Foreign direct investment (FDI)(1) by transnational corporations (TNCs)(2) into Central and Eastern Europe in 1998 were heavily concentrated in Poland, the Czech Republic, Romania, Hungary, and the Russian Federation. However, while most Central and Eastern European countries saw major gains, inflows to the Russian Federation plummeted last year by 65 per cent.
With new FDI inflows of US$19.4 billion, the inward stock of FDI in the region reached US$90 billion in 1998 and it is likely to exceed US$100 billion this year, according to World Investment Report 1999: Foreign Direct Investment and the Challenge of Development (3) published today by the United Nations Conference on Trade and Development (UNCTAD).
According to UNCTAD, much of Central and Eastern Europe is catching up with the rest of the world in terms of the region’s ability to attract foreign direct investment, as shown by FDI growth rates in the 1993-1997 period. FDI flows into the region rose by 28 per cent a year, compared to an annual average inflow growth rate of 23 per cent for developing countries and 16 per cent for developed countries during this period. The report adds: "This catching up may be even faster than data suggest because inflows into the region are often under-reported."
Inflows to the Russian Federation, by contrast, went against the trend in 1998. These collapsed from US$6.2 billion in 1997 to US$2.2 billion, pushing the country into third place in the region as an FDI recipient, below Poland - by far the leader - and the Czech Republic.
WIR99 notes that among the reasons for the sharp decline in FDI flows to the Russian Federation was the impact of last year’s crisis on investor confidence and the depreciation of the ruble (a 71 per cent decline in the exchange rate in 1998), which reduced asset values and revenues in dollar - or other hard currency - terms.
Another explanation is that, based on 1998 stock, less than 16 per cent of inward FDI is "efficiency-seeking", which usually includes investment that generates exports and would have benefited from the ruble depreciation. Foreign investors have been attracted instead to the country’s natural resources and large domestic market, showing a preference for services, food production, basic metallurgy, and the mining sector.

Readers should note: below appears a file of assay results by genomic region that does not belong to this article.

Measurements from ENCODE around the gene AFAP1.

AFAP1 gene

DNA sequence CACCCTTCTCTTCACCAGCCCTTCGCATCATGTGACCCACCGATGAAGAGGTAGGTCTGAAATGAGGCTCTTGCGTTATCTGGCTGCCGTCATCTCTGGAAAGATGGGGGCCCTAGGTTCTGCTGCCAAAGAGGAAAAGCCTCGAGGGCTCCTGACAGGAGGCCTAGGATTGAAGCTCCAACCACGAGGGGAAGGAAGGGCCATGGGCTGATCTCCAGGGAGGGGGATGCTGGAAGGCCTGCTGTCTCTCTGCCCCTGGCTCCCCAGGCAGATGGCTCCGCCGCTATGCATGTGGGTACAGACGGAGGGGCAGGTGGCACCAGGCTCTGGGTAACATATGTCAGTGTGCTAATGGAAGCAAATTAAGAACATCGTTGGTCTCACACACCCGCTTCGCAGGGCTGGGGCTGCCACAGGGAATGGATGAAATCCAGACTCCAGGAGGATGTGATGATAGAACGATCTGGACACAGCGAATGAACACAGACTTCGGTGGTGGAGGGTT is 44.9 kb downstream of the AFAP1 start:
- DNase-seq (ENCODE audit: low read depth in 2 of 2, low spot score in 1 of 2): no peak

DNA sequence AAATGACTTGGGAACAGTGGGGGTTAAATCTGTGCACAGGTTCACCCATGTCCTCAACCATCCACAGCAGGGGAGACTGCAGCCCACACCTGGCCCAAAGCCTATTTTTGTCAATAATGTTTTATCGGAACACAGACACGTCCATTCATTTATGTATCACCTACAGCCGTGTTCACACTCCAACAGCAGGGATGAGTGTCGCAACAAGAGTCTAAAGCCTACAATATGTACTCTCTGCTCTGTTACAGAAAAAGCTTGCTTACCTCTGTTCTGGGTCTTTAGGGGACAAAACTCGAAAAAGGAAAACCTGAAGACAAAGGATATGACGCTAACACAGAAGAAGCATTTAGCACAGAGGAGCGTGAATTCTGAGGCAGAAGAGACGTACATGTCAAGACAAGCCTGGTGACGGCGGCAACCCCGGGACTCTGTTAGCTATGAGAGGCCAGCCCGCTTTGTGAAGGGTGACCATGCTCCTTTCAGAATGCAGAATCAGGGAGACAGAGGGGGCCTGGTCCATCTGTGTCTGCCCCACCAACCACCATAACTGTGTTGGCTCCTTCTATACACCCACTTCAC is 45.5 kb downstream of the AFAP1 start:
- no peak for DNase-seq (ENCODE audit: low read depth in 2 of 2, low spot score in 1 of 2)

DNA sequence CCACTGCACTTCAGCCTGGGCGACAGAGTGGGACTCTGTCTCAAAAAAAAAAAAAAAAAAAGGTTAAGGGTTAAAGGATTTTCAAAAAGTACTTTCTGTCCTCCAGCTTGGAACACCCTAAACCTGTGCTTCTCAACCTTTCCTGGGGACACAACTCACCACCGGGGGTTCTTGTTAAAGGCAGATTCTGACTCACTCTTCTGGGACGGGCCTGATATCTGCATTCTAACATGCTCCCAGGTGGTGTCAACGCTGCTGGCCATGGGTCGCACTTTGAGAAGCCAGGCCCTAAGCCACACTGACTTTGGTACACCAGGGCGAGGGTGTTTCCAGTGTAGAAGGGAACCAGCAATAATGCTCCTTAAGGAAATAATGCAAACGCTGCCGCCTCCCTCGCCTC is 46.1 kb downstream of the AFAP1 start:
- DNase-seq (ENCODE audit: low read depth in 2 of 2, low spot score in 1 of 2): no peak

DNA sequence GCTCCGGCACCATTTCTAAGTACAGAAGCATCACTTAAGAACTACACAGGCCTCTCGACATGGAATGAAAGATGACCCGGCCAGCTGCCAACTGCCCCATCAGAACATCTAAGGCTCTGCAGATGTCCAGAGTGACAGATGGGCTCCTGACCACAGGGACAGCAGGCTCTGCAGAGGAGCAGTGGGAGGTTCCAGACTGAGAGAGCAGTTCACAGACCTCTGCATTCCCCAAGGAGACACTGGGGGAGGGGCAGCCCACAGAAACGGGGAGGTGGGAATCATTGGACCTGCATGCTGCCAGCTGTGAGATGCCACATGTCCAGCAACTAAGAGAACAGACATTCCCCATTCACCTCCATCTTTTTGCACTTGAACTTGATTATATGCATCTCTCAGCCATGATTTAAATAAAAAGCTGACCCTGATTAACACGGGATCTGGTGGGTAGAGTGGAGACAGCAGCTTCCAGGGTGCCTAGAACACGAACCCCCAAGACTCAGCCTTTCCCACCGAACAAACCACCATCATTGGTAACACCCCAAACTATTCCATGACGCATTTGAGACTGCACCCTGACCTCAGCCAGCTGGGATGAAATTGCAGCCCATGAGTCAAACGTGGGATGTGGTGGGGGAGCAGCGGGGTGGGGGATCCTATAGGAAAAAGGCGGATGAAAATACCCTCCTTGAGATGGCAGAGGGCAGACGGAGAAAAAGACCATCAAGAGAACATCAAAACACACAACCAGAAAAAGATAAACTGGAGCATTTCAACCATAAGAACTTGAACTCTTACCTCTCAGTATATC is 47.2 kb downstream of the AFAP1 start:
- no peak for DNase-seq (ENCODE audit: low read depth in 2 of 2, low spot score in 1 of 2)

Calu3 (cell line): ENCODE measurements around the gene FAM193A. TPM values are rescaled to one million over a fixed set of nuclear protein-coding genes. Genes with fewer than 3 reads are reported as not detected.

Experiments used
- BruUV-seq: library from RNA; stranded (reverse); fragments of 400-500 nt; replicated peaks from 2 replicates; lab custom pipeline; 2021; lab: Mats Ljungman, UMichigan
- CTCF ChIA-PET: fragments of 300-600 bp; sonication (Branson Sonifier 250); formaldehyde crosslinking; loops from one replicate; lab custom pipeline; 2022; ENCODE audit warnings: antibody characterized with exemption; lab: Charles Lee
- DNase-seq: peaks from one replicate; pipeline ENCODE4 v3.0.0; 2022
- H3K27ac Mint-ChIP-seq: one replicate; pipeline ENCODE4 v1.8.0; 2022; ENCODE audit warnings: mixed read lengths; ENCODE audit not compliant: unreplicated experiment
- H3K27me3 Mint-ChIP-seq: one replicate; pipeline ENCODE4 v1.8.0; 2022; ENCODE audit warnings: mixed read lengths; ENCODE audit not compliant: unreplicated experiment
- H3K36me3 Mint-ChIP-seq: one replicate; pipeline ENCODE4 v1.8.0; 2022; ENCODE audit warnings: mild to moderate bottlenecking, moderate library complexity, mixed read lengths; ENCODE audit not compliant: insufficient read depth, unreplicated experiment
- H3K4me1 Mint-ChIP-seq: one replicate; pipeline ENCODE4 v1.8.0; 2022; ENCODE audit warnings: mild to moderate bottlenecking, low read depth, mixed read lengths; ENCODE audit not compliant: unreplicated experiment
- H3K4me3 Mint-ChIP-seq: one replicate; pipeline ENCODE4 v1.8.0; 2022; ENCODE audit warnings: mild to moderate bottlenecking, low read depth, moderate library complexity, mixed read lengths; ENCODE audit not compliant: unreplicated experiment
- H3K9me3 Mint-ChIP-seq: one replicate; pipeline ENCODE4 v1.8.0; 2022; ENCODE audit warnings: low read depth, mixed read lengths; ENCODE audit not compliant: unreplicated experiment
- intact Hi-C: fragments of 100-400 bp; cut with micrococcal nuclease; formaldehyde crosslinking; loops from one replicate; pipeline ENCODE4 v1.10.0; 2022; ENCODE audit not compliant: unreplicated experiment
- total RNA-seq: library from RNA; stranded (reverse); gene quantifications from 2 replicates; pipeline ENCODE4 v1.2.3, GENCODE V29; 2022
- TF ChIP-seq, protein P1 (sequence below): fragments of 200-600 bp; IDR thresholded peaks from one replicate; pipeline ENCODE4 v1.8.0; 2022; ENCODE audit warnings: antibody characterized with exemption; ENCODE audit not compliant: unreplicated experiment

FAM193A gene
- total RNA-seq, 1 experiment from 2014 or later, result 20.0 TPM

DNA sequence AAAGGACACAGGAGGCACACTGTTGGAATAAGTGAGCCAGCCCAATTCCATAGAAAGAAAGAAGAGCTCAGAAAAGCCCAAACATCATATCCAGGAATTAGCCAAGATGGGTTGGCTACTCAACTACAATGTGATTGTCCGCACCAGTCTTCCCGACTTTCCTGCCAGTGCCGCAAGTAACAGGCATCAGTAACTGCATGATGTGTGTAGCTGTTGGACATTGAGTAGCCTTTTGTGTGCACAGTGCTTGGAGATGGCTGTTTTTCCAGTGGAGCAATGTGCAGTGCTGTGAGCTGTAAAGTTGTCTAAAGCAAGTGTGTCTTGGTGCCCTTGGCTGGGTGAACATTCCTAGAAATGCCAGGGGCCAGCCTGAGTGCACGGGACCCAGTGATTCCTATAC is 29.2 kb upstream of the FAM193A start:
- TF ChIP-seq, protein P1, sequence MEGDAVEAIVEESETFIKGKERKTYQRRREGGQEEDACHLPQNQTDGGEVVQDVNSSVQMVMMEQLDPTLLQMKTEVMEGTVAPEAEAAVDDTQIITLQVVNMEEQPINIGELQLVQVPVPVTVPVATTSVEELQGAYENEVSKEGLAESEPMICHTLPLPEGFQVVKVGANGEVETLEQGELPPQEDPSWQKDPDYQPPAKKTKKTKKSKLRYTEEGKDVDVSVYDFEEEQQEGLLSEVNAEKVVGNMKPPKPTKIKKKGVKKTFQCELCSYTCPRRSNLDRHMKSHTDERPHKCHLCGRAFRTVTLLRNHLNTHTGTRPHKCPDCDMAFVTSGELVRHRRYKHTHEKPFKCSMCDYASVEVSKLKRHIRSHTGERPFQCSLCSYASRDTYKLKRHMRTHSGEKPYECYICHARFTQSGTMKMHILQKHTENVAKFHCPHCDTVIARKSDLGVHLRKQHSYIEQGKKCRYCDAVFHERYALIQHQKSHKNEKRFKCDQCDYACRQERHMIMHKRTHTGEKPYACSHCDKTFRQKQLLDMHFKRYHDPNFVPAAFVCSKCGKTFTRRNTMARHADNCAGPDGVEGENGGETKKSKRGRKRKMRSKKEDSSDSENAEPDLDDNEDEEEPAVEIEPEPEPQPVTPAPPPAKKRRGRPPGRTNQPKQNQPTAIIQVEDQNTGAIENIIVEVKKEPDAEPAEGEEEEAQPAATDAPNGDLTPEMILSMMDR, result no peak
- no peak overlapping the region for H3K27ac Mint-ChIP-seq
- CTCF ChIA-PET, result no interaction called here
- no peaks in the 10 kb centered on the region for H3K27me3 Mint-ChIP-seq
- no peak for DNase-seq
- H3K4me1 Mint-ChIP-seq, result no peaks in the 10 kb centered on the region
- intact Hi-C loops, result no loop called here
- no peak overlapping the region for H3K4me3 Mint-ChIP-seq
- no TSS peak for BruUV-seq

However, various factors could mitigate the negative impact of the Russian financial crisis in FDI flows to the Russian Federation. These include: further privatization, FDI liberalization in services and natural resources industries, and expanded opportunities for small and medium-sized foreign investors to acquire Russian assets at low prices. Based on a survey by the American Chamber of Commerce, the report notes that while the crisis led to the suspension of investment plans and a reduction in the workforce of foreign affiliates, only a small number of foreign investors have decided to leave the Russian Federation altogether.
In Poland, the growth of FDI was relatively moderate (five per cent); however, FDI commitments to this country, increasing by more than 50 per cent in 1998, indicate that the upward trend may be maintained in the near future.
In spite of negative GDP growth, the Czech Republic and Romania saw a significant increase of FDI inflows. The reasons were privatization programmes, some of which included large companies and banks, particularly in Romania.
Hungary, which registered a slight decline in FDI inflows in 1998, has been experiencing a smooth transition from privatization-led to post-privatization FDI; in 1998, non-privatization investment accounted for 94 per cent of FDI inflows, compared to 34 per cent in 1995. In seven other Central and Eastern European countries (Croatia, Estonia, Lithuania, TFYR Macedonia, Republic of Moldova, Slovakia, Ukraine), FDI inflows also increased in 1998, in some cases by substantial amounts.
The inward stock of FDI into the region is dominated by investors from the European Union, accounting for two-thirds of the total. United States investors accounted for 15 per cent.
Outward FDI flows from the region fell from US$3.4 billion in 1997 to US$2 billion in 1998; of this, the Russian Federation alone accounted for US$1 billion. Poland’s outflow rose US$45 million to US$163 million while modest increases were seen for the Czech Republic and Hungary.
Top Central European TNCs
For the first time the World Investment Report publishes a list of the top 25 non-financial TNCs headquartered in Central Europe, ranked on the basis of foreign assets. (As only one company from the Russian Federation responded to the survey conducted by UNCTAD in May-June 1999, the list does not include any Russian TNCs).
Based on this survey, the top position was taken by Latvian Shipping Company, ahead of Croatia’s Podravka Group and Slovenia’s Gorenje Group (table 2).
Central European TNCs are still in their infancy as WIR99 makes clear. Only the Central European leader, Latvian Shipping Company, would have made the ranks of the top 50 TNCs from developing countries. The "newcomer" status is illustrated by the much smaller size of the foreign assets of the TNCs from Central Europe (the median of their foreign assets was just US$52 million in 1998, compared to a median for the top 50 from developing countries of US$1.3 billion).
The total foreign assets of the leading 25 Central European TNCs reached US$2.3 billion last year, and their foreign sales gained 10 per cent to US$3.7 billion. TNCs engaged in transportation, chemicals and pharmaceuticals, and in mining and petroleum were the most important on the new list.